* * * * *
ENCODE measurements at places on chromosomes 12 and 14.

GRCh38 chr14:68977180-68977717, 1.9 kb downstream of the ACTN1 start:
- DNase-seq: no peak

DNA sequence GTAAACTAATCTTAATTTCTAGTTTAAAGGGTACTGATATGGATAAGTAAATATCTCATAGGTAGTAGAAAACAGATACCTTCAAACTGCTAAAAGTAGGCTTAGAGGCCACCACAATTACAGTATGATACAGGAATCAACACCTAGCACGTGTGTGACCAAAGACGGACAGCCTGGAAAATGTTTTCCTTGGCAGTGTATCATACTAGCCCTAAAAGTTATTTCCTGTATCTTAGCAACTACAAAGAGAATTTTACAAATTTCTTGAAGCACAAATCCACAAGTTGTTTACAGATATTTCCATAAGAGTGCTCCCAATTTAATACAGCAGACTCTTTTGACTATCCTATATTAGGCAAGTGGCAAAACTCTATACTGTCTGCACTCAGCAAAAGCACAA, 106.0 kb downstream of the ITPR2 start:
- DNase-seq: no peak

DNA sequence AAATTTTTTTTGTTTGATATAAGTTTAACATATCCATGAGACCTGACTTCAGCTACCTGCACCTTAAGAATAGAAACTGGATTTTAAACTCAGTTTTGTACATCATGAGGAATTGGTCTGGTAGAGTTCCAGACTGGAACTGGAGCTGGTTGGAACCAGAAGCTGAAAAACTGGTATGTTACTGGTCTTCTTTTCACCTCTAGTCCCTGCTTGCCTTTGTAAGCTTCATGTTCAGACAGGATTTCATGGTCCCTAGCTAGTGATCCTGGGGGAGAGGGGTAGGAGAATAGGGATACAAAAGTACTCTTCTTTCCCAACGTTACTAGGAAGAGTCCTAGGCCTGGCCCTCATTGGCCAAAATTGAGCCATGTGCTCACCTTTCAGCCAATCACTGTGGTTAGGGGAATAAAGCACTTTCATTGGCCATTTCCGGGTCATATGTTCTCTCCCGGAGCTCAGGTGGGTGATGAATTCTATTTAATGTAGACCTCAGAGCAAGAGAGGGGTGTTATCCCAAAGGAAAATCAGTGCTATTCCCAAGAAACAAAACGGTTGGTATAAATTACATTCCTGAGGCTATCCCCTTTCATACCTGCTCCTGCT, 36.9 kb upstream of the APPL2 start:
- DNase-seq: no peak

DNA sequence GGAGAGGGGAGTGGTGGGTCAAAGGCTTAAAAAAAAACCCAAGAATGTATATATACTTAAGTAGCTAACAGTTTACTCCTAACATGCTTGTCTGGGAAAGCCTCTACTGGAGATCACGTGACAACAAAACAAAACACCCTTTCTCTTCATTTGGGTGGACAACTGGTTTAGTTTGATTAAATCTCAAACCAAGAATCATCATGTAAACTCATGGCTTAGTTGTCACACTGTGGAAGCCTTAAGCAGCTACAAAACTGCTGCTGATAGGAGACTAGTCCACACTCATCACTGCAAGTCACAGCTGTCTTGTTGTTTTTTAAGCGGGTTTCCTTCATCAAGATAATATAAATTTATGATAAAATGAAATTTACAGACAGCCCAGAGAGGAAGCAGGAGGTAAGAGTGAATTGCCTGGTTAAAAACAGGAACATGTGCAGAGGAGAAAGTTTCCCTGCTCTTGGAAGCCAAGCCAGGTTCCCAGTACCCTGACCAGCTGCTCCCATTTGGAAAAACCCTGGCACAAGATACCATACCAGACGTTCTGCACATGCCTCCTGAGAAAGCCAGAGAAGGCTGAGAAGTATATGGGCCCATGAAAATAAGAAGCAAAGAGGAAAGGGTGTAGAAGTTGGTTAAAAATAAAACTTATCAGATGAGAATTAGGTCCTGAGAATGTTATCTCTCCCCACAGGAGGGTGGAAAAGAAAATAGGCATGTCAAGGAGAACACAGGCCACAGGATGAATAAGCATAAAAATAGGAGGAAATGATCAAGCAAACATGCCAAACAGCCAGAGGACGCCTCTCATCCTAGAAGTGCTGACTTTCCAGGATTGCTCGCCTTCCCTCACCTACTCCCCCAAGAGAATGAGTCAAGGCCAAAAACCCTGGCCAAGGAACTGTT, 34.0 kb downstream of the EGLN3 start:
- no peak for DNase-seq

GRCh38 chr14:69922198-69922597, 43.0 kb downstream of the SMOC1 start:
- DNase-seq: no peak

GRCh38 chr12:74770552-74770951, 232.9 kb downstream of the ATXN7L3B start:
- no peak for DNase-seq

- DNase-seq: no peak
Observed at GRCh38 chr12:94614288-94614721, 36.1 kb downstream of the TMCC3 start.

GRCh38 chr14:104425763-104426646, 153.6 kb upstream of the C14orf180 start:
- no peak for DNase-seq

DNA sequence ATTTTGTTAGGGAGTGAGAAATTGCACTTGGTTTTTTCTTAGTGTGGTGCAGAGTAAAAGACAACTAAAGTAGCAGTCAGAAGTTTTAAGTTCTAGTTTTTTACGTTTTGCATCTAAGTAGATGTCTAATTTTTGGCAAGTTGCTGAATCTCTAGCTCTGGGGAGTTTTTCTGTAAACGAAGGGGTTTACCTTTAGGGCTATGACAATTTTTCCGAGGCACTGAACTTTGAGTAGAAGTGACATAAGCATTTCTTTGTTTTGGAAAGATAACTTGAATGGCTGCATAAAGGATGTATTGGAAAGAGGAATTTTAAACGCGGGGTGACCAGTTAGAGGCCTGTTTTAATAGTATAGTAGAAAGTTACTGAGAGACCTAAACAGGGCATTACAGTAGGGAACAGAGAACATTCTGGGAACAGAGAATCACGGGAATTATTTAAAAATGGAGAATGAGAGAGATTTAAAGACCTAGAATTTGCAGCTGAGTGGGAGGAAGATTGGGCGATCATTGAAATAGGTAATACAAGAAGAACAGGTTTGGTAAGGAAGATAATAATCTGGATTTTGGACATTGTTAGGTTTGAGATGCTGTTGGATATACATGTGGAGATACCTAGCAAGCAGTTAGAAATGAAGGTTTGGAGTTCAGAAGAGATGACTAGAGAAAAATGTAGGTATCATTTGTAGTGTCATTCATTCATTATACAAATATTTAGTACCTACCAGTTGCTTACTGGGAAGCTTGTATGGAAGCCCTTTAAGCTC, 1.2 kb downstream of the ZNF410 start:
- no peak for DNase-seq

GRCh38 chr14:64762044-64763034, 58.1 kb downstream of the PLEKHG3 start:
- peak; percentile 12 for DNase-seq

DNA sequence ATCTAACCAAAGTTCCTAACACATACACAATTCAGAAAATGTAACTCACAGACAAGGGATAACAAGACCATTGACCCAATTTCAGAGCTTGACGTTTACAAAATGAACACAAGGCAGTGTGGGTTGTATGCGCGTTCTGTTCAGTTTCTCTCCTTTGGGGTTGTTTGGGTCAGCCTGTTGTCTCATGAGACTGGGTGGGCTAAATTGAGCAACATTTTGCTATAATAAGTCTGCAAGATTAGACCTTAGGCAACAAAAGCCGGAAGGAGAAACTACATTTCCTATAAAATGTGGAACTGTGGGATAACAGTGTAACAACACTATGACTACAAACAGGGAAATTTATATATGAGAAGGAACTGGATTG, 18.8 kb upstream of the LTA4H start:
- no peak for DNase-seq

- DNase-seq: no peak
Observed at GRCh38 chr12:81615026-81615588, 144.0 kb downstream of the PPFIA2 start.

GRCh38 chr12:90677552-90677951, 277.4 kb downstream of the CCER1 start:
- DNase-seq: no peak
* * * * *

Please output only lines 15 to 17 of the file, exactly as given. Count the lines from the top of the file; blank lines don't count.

Observed at GRCh38 chr12:94614288-94614721, 36.1 kb downstream of the TMCC3 start.

GRCh38 chr14:104425763-104426646, 153.6 kb upstream of the C14orf180 start:
- no peak for DNase-seq